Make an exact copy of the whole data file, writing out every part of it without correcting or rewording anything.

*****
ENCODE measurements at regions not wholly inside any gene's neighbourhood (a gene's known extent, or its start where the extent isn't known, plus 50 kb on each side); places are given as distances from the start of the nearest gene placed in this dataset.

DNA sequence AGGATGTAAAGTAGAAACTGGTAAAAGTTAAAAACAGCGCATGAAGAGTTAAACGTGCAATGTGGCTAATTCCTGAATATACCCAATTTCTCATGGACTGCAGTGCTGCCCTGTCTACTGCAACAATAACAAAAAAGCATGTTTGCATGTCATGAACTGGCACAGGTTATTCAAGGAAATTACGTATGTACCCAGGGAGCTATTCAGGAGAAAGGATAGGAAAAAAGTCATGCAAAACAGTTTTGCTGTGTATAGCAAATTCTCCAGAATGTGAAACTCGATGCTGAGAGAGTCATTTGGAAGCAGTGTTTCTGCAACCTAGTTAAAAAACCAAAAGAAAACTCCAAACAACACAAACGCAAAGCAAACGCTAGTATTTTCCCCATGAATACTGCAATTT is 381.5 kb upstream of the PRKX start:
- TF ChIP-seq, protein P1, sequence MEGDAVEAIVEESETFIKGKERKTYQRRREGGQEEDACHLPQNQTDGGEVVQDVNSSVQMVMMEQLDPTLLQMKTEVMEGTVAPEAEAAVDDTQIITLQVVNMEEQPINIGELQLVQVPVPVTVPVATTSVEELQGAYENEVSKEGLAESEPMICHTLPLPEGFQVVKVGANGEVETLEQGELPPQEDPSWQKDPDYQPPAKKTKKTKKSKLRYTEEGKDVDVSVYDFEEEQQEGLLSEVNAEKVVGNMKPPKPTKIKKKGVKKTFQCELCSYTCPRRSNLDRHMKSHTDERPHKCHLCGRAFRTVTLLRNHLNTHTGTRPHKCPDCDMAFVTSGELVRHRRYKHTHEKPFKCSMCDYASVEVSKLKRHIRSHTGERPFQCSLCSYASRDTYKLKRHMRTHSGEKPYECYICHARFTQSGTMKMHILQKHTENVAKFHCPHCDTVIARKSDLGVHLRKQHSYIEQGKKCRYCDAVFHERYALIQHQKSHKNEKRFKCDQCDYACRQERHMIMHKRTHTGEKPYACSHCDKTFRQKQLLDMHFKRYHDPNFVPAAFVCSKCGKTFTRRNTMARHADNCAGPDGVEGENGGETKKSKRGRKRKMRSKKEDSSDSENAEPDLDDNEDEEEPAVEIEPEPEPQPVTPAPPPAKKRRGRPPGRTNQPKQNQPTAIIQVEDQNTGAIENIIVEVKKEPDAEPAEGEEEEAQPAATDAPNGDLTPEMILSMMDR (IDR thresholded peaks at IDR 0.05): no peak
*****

ENCODE measurements at regions not wholly inside any gene's neighbourhood (a gene's known extent, or its start where the extent isn't known, plus 50 kb on each side); places are given as distances from the start of the nearest gene placed in this dataset.

DNA sequence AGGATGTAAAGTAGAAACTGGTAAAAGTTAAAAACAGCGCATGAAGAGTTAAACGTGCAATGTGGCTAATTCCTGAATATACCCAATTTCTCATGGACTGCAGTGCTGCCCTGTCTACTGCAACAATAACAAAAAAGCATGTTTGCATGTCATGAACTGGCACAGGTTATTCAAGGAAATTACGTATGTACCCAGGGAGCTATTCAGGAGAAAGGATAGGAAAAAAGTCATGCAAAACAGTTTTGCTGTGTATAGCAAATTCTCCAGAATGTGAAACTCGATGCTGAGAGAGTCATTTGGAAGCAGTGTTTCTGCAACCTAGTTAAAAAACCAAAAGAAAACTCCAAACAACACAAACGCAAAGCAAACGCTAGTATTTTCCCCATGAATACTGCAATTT is 381.5 kb upstream of the PRKX start:
- TF ChIP-seq, protein P1, sequence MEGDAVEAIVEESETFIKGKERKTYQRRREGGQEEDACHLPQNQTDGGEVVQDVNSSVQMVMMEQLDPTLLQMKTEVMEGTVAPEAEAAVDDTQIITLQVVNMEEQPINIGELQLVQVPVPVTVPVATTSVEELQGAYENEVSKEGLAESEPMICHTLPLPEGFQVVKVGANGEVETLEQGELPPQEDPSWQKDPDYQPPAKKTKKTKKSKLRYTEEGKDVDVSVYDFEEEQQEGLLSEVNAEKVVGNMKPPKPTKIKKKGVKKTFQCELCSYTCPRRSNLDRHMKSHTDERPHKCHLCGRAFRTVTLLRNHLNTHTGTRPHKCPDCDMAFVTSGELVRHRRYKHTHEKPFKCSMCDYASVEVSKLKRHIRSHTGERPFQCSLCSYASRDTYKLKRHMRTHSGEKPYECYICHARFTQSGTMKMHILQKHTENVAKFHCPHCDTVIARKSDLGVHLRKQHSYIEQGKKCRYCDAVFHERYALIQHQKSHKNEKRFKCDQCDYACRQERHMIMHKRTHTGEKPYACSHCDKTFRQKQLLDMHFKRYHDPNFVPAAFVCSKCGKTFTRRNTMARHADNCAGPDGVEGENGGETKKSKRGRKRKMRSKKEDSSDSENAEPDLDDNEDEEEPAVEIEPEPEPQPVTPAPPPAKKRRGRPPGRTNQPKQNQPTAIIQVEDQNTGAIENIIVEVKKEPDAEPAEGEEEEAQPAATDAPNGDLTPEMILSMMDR (IDR thresholded peaks at IDR 0.05): no peak